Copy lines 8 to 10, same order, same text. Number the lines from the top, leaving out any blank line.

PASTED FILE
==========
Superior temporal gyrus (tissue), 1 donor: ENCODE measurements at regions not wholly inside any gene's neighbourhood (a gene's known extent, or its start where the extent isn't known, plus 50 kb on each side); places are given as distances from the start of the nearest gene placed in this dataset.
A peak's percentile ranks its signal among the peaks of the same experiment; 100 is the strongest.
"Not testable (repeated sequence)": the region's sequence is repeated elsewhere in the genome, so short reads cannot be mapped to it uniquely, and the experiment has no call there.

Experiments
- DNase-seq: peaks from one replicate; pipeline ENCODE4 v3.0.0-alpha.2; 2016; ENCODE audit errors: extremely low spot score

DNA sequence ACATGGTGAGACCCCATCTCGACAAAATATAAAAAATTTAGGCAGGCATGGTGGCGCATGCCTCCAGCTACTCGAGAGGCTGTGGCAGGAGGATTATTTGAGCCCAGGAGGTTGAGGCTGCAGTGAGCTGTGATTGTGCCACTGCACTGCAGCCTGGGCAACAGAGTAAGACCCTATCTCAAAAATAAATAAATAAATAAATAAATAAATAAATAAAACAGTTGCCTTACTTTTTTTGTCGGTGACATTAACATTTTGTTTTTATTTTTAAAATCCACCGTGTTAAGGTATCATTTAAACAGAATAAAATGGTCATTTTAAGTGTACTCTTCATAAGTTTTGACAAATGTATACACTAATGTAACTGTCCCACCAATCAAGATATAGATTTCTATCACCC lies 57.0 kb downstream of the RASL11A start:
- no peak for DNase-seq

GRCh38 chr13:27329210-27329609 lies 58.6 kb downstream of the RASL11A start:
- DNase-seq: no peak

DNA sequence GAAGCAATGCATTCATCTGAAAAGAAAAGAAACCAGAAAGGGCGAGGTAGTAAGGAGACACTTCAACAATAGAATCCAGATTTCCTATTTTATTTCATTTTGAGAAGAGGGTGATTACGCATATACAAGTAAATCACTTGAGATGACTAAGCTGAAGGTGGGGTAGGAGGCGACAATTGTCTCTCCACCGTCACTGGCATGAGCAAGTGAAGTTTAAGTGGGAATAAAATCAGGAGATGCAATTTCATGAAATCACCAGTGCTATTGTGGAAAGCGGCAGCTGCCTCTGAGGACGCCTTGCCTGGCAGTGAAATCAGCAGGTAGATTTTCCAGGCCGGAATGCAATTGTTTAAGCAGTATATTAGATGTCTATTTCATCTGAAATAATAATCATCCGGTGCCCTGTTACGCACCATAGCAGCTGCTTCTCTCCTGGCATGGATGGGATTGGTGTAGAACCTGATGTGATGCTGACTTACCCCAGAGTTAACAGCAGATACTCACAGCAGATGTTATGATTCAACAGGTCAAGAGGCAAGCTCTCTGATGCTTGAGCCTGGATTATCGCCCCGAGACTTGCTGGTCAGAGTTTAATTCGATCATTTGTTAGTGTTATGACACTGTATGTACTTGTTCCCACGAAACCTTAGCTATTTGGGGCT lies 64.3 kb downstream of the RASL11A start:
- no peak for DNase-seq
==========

GRCh38 chr13:27329210-27329609 lies 58.6 kb downstream of the RASL11A start:
- DNase-seq: no peak

DNA sequence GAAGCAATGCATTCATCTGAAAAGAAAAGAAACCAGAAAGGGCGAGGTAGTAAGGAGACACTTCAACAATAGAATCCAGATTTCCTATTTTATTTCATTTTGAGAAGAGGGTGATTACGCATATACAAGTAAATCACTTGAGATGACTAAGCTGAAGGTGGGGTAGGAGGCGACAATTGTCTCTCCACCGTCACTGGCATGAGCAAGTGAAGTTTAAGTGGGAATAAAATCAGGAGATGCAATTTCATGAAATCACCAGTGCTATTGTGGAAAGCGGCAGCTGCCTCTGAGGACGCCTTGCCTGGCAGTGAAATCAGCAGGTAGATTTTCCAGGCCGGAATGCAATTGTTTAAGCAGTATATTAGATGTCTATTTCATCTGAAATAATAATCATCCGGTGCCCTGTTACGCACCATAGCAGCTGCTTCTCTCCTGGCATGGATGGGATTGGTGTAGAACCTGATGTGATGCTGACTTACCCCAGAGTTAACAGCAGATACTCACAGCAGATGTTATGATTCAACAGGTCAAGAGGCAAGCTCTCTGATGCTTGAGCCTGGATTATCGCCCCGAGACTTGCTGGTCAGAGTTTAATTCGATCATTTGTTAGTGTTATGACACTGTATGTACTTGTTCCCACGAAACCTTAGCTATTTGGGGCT lies 64.3 kb downstream of the RASL11A start: